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Differences in neural activity, but not behavior, across social contexts in guppies, Poecilia reticulata

  • Eva K. Fischer
  • Sarah E. Westrick
  • Lauren Hartsough
  • Kim L. Hoke
Original Article

Abstract

Animals are continually faced with the challenge of producing context-appropriate social behaviors. In many instances, appropriate behaviors differ by social situation. However, in some instances, the same behaviors are employed across different social contexts, albeit in response to distinct stimuli and with distinct purposes. We took advantage of behavioral similarities across mating and aggression contexts in guppies, Poecilia reticulata, to understand how patterns of neural activity differ across social contexts when behaviors are nonetheless shared. While there is growing interest in understanding behavioral mechanisms in guppies, resources are sparse. As part of this study, we developed a neuroanatomical atlas of the guppy brain as a research community resource. Using this atlas, we found that neural activity in the preoptic area reflected social context, whereas individual differences in behavioral motivation paralleled activity in the posterior tuberculum and ventral telencephalon (teleost homologs of the mammalian ventral tegmental area and lateral septum, respectively). Our findings suggest independent coding of social salience versus behavioral motivation when behavioral repertoires are shared across social contexts.

Significance statement

Choosing behaviors appropriate to the current social situation is of central importance to animals. Interactions with different social partners (e.g., mates, competitors, or offspring) generally require distinct behavioral repertories. However, in some cases, similar behaviors are used across social contexts. The neural mechanisms underlying social behavior are particularly intriguing in these situations, where the same behaviors are produced in response to distinct social stimuli and for distinct purposes. We took advantage of behavioral similarities across mating and aggression interactions in Trinidadian guppies to explore how social information is reflected in the brain when fish perform a common set of behaviors across contexts. We found that activity in distinct brain regions reflects social context versus behavioral motivation, suggesting a means by which social inputs and behavioral outputs can be coded independently of one another.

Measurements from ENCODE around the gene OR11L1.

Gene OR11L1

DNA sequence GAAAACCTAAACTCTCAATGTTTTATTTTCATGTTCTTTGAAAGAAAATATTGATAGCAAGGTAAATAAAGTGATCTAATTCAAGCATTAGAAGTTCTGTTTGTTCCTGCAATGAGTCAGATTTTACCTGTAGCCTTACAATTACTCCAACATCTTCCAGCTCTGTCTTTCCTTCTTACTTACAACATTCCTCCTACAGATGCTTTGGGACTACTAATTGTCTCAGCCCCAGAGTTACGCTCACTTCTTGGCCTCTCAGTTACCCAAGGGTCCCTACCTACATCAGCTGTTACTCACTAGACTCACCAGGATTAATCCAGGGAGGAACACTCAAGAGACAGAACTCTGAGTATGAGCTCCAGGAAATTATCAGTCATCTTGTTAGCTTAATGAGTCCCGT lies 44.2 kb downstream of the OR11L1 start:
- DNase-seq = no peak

Keywords

Social behavior Neural activation Preoptic area Teleost Poecilia reticulata Guppy 

Notes

Acknowledgments

We thank the members of the Guppy Lab for help with fish care, Lauren A. O’Connell for consultation on the guppy brain atlas, and two anonymous reviewers for comments on previous versions of the manuscript. We gratefully acknowledge support from the National Science Foundation (NSF IOS-1354755 to KLH).

Funding

This study was funded by the National Science Foundation (NSF IOS-1354755 to KLH).

Compliance with ethical standards

Conflict of interest

The authors declare that they have no conflicts of interest.

Ethical approval

All applicable international, national, and/or institutional guidelines for the care and use of animals were followed. All procedures involving animals were in accordance with the ethical standards of Colorado State University Animal Care and Use Committee (Approval #12-3818A), who approved all animal husbandry, experimental methods, and tissue collection procedures.

Supplementary material

265_2018_2548_MOESM1_ESM.pdf (21.8 mb)
ESM S1 Neuroanatomical atlas of the guppy brain (PDF 22278 kb)
265_2018_2548_MOESM2_ESM.xlsx (68 kb)
ESM S2 Raw data for behavior and pS6 cell counts (XLSX 67 kb)

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Copyright information

© Springer-Verlag GmbH Germany, part of Springer Nature 2018

Authors and Affiliations

  1. 1.Stanford UniversityStanfordUSA
  2. 2.University of MichiganAnn ArborUSA
  3. 3.Vanderbilt UniversityNashvilleUSA
  4. 4.Colorado State UniversityFort CollinsUSA

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